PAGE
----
I’ve been riding a lot, but I haven’t been writing a lot. It’s definitely not been due to a lack of things to say; but time’s played a part. I’ve been spending a lot of quality time with my kid, and Summer’s been pretty fun outside of problems with my bête noir, the Pittsburgh weather.

I’ve ridden a lot of bikes; more Ducatis, some Yamahas, and a Suzuki, so that’s a target crossed off this year (I wanted to get a lot more demo rides in).

I’ve also made some more riding friends and been out on group rides a few times, and bike nights have been a blast.

I have also, truth be told, experienced a little fatigue towards riding, although everytime I hop on the Ninja I’m invigorated. I think it’s some irritation toward the lack of any real bike culture here, so riding becomes a little close to tedium at times, and tedium is a very efficient passion killer.

I’ll write some more about this, I need to think carefully about how I word it as I may come off as a little harsh.

We will see.

Be Paranoid

If you think they’re out to kill you, it’s because they behave as if they are.
Crane Truck McFuckface was hiding in this tunnel
The tunnel monster is real

Riding to work this morning on my dual sport, I negotiated this blind corner and came upon a stationary utility truck (the type with the dorsally-mounted crane) head-on smack in the middle of the road.

My guess is that the driver did this to allow the crane to clear the tunnel ceiling. Be that as it may, it was poor judgement as the this tunnel has a blind entry on both sides:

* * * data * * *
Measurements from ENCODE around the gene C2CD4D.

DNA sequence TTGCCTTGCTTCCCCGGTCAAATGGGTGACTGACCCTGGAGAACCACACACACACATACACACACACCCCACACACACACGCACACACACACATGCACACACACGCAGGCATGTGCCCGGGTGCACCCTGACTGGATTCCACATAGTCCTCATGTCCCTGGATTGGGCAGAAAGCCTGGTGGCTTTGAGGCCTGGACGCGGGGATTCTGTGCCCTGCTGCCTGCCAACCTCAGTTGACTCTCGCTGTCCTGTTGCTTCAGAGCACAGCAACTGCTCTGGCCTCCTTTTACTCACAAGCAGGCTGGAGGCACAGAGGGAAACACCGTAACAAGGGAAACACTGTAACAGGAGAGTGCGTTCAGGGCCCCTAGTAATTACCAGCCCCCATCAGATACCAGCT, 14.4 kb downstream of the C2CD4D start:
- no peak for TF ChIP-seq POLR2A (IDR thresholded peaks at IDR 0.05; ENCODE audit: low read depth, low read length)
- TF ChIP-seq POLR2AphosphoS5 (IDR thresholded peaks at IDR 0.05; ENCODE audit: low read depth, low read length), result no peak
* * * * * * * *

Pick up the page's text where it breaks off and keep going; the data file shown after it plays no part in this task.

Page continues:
Blind entry to tunnel in both directions
Blind entrance, both ends

I’m assuming the driver had his window down, heard me, and stopped. There were no lights, no flag man, nothing. Had I been riding more aggressively than was prudent, had I been on my sport bike, this might have been a little hairy; you can see it is an appealing pair of corners; that’s why I ride this little road in the first place.

Ride safe, folks.

The Perfume Road

Spring riding.

April 28th, 2017.

Late Spring’s a glorious time to ride. The sun comes out, mornings are cool and bright, and the olefactory system gets bombarded with a range of pleasant distractions. It’s still cool enough that the asphalt doesn’t get heated to the extent your senses are overpowered by hot tar and exhaust fumes.Cut grass,petrol, and the pleasant cocktail of plants in bloom.

Most of all, there’s a short period when people’s windows come down, before they start surrending to the heat, closing their houses and cars up, and resorting to the air conditioner. You pass houses where breakfast is cooking, fresh laundry is carrying on the cool breeze, and nobody looks in a hurry.

Somewhere in front, perfume escapes through a car window, for miles and miles. It’s hypnotic.

A Place, A Time

Kiski Junction Railroad, Pennsylvania, June 26th 2016.

I’d taken my family to ride this little railroad just the week before. On the road down I’d noted the last few miles would make a good bike ride, and so one week later I took my Ninja 300 there.

It was a boiling hot day, but a curiosity is how it’s the details of the bike’s life that stay with me: That chain was on its last legs, and had a tight spot I just could not massage out. The rear sprocket would soon be gone too, but the greatest recollection of all was the valve adjustment. just a few days later over the July 4th weekend, I tackled the valves. The diminutive Ninja had about 8000 miles on it; the recommended check was 7600; conventional wisdom on the Kawasaki Ninja 300 forum was to leave it to 15000, I did not want to leave it to chance.

It actually turned out to be a long undertaking, and the exhaust valves were indeed out of spec. I got the job done, and the bike still runs today. It remains the most complex thing I’ve done mechanically.

The joy of bike ownership, learning to do things you never thought you could.